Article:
# Having earned its stripes in HPC, Panasas heads for ‘big data’ Market development report

* Google News Search outlier of the day: Top 10 Dog and Cat Medical Conditions of 2011

And that’s the Data Day, today.

What we talk about when we talk about NewSQL

Yesterday The 451 Group published a report asking “How will the database incumbents respond to NoSQL and NewSQL?”

That prompted the pertinent question, “What do you mean by ‘NewSQL’?”

Since we are about to publish a report describing our view of the emerging database landscape, including NoSQL, NewSQL and beyond (now available), it probably is a good time to define what we mean by NewSQL (I haven’t mentioned the various NoSQL projects in this post, but they are covered extensively in the report. More on them another day).

“NewSQL” is our shorthand for the various new scalable/high performance SQL database vendors. We have previously referred to these products as ‘ScalableSQL’ to differentiate them from the incumbent relational database products. Since this implies horizontal scalability, which is not necessarily a feature of all the products, we adopted the term ‘NewSQL’ in the new report.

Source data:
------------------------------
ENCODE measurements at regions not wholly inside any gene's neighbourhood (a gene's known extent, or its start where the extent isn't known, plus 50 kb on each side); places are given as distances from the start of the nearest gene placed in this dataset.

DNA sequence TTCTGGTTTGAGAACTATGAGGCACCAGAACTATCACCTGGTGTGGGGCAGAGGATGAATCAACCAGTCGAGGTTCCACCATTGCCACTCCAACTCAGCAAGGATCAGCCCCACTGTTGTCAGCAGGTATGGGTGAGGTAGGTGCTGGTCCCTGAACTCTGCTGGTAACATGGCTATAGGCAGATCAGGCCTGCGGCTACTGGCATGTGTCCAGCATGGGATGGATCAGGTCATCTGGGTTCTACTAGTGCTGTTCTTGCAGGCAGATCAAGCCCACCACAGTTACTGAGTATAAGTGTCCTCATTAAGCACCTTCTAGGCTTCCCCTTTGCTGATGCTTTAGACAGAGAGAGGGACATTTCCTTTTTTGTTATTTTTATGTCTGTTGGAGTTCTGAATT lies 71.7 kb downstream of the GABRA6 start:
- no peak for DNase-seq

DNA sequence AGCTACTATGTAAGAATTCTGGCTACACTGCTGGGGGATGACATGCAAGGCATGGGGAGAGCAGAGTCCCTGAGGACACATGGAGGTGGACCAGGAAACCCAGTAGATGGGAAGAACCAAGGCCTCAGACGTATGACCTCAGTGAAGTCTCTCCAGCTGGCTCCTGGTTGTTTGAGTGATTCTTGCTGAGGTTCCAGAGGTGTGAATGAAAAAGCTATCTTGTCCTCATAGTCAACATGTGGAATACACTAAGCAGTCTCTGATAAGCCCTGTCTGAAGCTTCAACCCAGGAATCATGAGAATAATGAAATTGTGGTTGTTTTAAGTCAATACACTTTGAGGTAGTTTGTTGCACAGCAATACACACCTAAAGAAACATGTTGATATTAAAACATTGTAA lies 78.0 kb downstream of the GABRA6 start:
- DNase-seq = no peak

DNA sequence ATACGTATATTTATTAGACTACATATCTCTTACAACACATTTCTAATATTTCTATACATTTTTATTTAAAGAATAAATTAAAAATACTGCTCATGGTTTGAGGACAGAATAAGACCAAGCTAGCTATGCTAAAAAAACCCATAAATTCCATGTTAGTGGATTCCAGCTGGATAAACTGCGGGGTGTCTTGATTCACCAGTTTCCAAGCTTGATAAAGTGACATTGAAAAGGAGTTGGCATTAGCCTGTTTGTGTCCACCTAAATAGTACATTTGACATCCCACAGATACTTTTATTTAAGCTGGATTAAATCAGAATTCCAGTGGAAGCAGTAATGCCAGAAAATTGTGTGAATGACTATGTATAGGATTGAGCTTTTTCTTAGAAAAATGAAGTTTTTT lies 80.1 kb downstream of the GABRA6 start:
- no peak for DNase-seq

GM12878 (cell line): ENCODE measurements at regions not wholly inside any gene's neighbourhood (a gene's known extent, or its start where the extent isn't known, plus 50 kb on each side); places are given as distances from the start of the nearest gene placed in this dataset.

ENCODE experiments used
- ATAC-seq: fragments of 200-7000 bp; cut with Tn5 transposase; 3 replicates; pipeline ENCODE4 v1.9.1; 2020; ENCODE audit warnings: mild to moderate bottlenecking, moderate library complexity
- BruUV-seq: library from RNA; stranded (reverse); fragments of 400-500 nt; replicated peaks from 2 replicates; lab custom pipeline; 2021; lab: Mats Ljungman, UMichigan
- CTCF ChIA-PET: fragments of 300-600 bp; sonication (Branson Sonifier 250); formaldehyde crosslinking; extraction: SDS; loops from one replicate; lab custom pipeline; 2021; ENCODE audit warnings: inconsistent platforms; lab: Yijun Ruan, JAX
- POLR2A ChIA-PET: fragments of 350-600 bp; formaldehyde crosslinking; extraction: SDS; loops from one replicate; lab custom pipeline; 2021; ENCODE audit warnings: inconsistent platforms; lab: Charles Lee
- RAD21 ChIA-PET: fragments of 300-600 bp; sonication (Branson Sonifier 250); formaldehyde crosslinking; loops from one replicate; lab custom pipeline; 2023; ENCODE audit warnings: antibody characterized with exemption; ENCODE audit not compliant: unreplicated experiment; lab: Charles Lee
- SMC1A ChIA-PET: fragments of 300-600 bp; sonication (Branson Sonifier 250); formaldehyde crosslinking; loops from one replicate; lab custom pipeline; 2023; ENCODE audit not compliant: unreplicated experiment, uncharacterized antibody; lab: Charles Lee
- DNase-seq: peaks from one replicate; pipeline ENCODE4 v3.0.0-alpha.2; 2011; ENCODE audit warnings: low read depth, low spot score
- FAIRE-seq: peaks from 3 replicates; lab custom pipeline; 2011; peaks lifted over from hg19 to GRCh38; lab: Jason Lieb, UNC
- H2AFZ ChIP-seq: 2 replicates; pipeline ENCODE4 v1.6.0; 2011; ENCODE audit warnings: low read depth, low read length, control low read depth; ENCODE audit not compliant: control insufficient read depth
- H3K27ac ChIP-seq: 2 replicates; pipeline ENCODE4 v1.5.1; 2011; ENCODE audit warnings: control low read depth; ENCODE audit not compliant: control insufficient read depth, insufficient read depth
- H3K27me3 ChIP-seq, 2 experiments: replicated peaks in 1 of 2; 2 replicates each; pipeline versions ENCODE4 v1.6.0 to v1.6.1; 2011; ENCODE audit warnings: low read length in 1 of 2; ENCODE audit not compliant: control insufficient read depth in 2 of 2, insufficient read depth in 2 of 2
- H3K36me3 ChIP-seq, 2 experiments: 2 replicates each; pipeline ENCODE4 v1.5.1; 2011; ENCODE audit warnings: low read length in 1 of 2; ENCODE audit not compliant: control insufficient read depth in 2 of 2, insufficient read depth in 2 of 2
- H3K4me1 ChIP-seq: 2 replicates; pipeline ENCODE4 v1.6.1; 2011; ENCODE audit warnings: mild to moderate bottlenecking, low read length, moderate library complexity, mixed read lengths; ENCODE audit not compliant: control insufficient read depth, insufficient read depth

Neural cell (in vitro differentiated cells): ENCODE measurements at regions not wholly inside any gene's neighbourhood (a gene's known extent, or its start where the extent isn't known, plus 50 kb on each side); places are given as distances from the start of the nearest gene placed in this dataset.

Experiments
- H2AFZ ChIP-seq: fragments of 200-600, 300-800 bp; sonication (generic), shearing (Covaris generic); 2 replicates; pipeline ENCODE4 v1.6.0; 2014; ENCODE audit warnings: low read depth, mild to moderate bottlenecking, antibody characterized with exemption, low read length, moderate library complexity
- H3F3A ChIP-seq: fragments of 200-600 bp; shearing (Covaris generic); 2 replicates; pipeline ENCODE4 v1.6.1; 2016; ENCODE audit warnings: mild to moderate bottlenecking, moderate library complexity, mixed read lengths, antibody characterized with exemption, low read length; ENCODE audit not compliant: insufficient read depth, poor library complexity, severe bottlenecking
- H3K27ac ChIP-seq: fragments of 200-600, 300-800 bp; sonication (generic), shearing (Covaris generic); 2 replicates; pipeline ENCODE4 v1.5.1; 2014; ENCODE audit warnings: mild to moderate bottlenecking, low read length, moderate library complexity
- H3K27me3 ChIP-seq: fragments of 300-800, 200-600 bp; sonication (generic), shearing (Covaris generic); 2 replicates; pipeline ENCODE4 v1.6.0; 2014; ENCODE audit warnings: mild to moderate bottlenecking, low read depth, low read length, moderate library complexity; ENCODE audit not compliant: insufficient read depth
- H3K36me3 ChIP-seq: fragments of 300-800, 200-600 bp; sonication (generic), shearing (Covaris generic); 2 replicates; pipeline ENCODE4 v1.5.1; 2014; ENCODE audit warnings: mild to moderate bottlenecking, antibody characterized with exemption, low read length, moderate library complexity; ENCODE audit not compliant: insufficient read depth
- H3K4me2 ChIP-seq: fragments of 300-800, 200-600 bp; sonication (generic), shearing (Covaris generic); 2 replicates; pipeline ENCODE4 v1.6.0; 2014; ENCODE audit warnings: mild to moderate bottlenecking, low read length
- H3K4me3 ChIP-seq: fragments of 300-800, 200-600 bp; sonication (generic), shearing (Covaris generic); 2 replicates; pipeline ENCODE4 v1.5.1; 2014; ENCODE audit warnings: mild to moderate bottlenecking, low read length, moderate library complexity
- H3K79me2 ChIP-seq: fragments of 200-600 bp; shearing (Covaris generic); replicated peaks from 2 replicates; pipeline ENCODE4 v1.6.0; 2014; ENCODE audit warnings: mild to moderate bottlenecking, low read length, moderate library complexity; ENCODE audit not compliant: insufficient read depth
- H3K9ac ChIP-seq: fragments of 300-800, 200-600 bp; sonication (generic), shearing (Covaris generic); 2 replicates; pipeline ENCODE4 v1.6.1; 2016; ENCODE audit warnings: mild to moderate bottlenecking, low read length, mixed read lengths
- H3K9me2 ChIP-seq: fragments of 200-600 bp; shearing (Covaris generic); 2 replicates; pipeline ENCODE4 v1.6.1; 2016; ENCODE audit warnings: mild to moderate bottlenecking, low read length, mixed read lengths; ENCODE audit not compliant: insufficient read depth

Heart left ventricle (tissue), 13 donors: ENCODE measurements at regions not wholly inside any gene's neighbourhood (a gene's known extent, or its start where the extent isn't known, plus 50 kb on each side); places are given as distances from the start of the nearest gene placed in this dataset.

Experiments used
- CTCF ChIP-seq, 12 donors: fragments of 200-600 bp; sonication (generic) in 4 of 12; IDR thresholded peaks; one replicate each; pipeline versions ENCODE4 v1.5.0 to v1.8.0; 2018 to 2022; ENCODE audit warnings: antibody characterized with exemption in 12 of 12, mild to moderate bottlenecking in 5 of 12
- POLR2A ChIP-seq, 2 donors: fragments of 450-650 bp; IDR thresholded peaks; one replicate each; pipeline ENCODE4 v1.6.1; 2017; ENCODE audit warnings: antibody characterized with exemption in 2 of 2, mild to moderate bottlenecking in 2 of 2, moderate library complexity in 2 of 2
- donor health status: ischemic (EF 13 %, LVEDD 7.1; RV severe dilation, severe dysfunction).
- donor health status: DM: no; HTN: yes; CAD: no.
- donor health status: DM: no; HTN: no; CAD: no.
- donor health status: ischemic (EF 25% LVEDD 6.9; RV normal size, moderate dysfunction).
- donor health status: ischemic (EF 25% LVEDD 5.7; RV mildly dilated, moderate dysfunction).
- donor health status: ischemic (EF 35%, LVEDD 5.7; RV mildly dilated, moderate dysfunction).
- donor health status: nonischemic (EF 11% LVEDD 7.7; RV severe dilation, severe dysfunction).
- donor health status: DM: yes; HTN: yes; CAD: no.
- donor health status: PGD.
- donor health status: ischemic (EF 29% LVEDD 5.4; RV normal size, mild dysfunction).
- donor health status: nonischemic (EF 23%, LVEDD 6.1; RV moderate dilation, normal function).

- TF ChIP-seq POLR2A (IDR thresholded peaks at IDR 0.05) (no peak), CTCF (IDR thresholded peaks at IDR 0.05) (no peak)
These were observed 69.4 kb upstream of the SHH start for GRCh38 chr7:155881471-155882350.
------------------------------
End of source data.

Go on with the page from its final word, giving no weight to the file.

And to clarify, like NoSQL, NewSQL is not to be taken too literally: the new thing about the NewSQL vendors is the vendor, not the SQL.

So who would be consider to be the NewSQL vendors? Like NoSQL, NewSQL is used to describe a loosely-affiliated group of companies (ScaleBase has done a good job of identifying, some of the several NewSQL sub-types) but what they have in common is the development of new relational database products and services designed to bring the benefits of the relational model to distributed architectures, or to improve the performance of relational databases to the extent that horizontal scalability is no longer a necessity.

In the first group we would include (in no particular order) Clustrix, GenieDB, ScalArc, Schooner, VoltDB, RethinkDB, ScaleDB, Akiban, CodeFutures, ScaleBase, Translattice, and NimbusDB, as well as Drizzle, MySQL Cluster with NDB, and MySQL with HandlerSocket. The latter group includes Tokutek and JustOne DB. The associated “NewSQL-as-a-service” category includes Amazon Relational Database Service, Microsoft SQL Azure, Xeround, and FathomDB.